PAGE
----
Cylindrical Del Operator | The Conversion from Cartesian to Cylindrical

# How to convert the Del operator from Cartesian to Cylindrical?

The del operator is useful for finding Gradient, Divergence, Curl and Laplacian. Let us discuss how can we get the cylindrical Del operator from its Cartesian formula.

## What is the Del Operator?

It is a vector differentiation tool. It is significant in Electromagnetics for finding Gradient, Divergence and Curl. In a cartesian coordinate system it is defined as follows:-

$\nabla={\overrightarrow a}_x\frac\partial{\partial x}+{\overrightarrow a}_y\frac\partial{\partial y}+{\overrightarrow a}_z\frac\partial{\partial z}$

As you can see from the above formula, it is a vector differential operator. It can be operated on a scalar or a vector field and depending on the operation the outcome can be a scalar or vector. For example, if it is operated on a scalar field, the operation is known as Gradient whose answer is a vector. For the vector fields, its application yields two operations namely Divergence and Curl. The outcome of the Divergence of a vector field is a scalar while that of Curl is a vector.

Now, in our Eletcromagnetics, we generally use three types of coordinate systems viz. Cartesian, Cylindrical and Spherical. So it is quite obvious that to convert the Cartesian Del operator above into the Cylindrical Del operator and Spherical Del operator.

## Conversion from Cartesian to Cylindrical

Let me present the formula for the del operator in Cartesian Coordinate System which we are going to convert into other system.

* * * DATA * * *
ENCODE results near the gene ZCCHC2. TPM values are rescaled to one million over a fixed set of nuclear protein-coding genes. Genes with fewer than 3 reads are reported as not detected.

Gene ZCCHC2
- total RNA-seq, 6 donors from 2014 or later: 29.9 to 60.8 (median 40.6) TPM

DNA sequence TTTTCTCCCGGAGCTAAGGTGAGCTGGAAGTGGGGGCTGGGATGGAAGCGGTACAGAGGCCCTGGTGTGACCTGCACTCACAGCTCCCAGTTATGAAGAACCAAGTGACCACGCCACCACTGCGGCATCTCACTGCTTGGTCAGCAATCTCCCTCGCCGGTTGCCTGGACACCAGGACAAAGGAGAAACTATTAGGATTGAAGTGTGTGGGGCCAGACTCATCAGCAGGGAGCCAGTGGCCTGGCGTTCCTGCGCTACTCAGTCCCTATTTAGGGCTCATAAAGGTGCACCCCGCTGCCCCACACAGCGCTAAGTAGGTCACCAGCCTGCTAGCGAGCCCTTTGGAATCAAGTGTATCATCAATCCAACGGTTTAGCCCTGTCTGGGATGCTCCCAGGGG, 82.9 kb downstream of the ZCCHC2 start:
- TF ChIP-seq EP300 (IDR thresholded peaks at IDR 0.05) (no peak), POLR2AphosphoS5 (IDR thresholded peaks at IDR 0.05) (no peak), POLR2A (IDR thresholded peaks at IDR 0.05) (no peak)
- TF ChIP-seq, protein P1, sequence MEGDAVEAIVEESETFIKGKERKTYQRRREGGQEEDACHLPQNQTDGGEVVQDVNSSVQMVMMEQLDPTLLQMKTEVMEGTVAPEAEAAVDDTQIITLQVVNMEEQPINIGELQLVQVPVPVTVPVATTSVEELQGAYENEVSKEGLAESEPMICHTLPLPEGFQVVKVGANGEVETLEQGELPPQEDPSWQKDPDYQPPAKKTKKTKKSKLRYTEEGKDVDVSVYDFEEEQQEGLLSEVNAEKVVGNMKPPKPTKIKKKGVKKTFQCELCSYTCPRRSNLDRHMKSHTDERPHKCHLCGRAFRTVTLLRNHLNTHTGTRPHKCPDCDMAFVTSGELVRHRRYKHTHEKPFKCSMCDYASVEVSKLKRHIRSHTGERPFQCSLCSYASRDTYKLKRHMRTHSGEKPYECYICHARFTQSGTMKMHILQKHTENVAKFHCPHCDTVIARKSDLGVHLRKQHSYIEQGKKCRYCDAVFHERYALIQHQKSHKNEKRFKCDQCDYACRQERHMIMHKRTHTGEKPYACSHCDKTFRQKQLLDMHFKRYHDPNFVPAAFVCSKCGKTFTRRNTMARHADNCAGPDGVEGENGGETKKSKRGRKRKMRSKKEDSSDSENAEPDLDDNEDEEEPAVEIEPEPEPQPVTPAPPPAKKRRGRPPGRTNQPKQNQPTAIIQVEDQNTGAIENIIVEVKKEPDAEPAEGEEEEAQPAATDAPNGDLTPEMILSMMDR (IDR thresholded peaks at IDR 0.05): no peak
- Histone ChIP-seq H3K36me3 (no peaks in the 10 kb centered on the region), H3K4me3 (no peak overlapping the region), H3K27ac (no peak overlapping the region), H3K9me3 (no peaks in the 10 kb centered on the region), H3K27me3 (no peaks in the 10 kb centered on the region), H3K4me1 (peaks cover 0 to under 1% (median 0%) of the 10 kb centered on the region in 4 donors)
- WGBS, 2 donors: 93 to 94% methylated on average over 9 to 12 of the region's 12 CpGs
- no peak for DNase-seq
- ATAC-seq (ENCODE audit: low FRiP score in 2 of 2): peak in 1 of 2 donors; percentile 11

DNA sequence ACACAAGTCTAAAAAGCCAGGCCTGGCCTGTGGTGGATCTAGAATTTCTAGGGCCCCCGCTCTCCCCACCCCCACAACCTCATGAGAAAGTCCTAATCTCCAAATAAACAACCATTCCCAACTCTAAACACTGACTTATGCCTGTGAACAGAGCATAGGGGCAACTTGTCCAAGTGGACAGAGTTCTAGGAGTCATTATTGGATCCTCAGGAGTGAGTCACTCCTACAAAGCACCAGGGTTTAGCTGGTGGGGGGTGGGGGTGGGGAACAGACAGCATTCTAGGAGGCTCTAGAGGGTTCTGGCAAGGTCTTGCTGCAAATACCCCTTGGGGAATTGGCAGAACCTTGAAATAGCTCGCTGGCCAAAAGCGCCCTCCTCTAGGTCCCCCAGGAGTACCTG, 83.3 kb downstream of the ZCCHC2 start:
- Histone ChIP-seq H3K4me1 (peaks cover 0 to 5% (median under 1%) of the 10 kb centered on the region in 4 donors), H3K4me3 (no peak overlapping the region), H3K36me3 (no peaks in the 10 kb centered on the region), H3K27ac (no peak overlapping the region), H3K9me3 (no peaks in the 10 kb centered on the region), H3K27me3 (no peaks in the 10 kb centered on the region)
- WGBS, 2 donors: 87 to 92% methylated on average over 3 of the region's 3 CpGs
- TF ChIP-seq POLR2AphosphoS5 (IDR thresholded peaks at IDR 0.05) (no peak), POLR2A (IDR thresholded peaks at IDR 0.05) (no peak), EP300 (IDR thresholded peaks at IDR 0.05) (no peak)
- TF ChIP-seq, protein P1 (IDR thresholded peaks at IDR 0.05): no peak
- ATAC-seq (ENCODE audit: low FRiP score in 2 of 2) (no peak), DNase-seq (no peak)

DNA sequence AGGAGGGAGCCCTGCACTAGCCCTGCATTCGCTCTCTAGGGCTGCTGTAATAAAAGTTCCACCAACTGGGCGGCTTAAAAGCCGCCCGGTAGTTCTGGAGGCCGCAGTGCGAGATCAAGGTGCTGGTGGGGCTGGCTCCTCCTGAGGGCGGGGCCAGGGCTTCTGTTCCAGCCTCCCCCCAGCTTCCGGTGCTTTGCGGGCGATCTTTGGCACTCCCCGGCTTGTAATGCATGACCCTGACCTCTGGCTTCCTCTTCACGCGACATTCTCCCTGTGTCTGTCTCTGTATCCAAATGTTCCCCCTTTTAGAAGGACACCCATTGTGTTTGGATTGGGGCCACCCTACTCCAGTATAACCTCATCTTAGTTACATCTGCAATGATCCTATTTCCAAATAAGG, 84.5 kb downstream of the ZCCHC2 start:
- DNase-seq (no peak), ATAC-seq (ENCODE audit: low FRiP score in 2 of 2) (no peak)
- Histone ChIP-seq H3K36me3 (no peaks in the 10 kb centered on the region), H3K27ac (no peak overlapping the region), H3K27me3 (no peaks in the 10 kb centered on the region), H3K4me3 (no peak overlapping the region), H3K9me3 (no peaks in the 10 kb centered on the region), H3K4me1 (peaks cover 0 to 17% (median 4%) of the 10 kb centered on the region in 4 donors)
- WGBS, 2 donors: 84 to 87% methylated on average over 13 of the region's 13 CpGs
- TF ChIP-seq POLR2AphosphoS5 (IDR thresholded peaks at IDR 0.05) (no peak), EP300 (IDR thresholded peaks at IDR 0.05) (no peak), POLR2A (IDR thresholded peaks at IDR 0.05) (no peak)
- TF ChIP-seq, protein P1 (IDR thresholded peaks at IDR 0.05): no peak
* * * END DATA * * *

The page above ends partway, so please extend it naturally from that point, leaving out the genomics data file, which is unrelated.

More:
$\nabla={\overrightarrow a}_x\frac\partial{\partial x}+{\overrightarrow a}_y\frac\partial{\partial y}+{\overrightarrow a}_z\frac\partial{\partial z}$

And the same del operator in Cylindrical Coordinate System is as follows: –

$\nabla={\overrightarrow a}_{\rho}\frac\partial{\partial\rho}+{\overrightarrow a}_{\phi}\frac1\rho\frac\partial{\partial\phi}+{\overrightarrow a}_z\frac\partial{\partial z}$

Let us work mathematically to prove that both are the same.

First of all, as we are trying to convert the formula from Cartesian to Cylindrical, let us recall the transformation formulas between these coordinate systems. We know that, Cartesian coordinate System is characterized by x, y and z while Cylindrical Coordinate System is characterized by ρ, φ and z. The conversion formulas are as follows:-

Again have a look at the Cartesian Del Operator. To convert it into the cylindrical coordinates, we have to convert the variables of the partial derivatives. In other words, in the Cartesian Del operator the derivatives are with respect to x, y and z. But Cylindrical Del operator must consists of the derivatives with respect to ρ, φ and z. So let us convert first derivative i.e.

$\frac\partial{\partial x}\Rightarrow in\;terms\;of\;\frac{\displaystyle\partial}{\displaystyle\partial\rho};\frac{\displaystyle\partial}{\displaystyle\partial\phi}\;and\;\frac{\displaystyle\partial}{\displaystyle\partial z}$

For that let us apply the basic rule of the differentiation called the chain rule.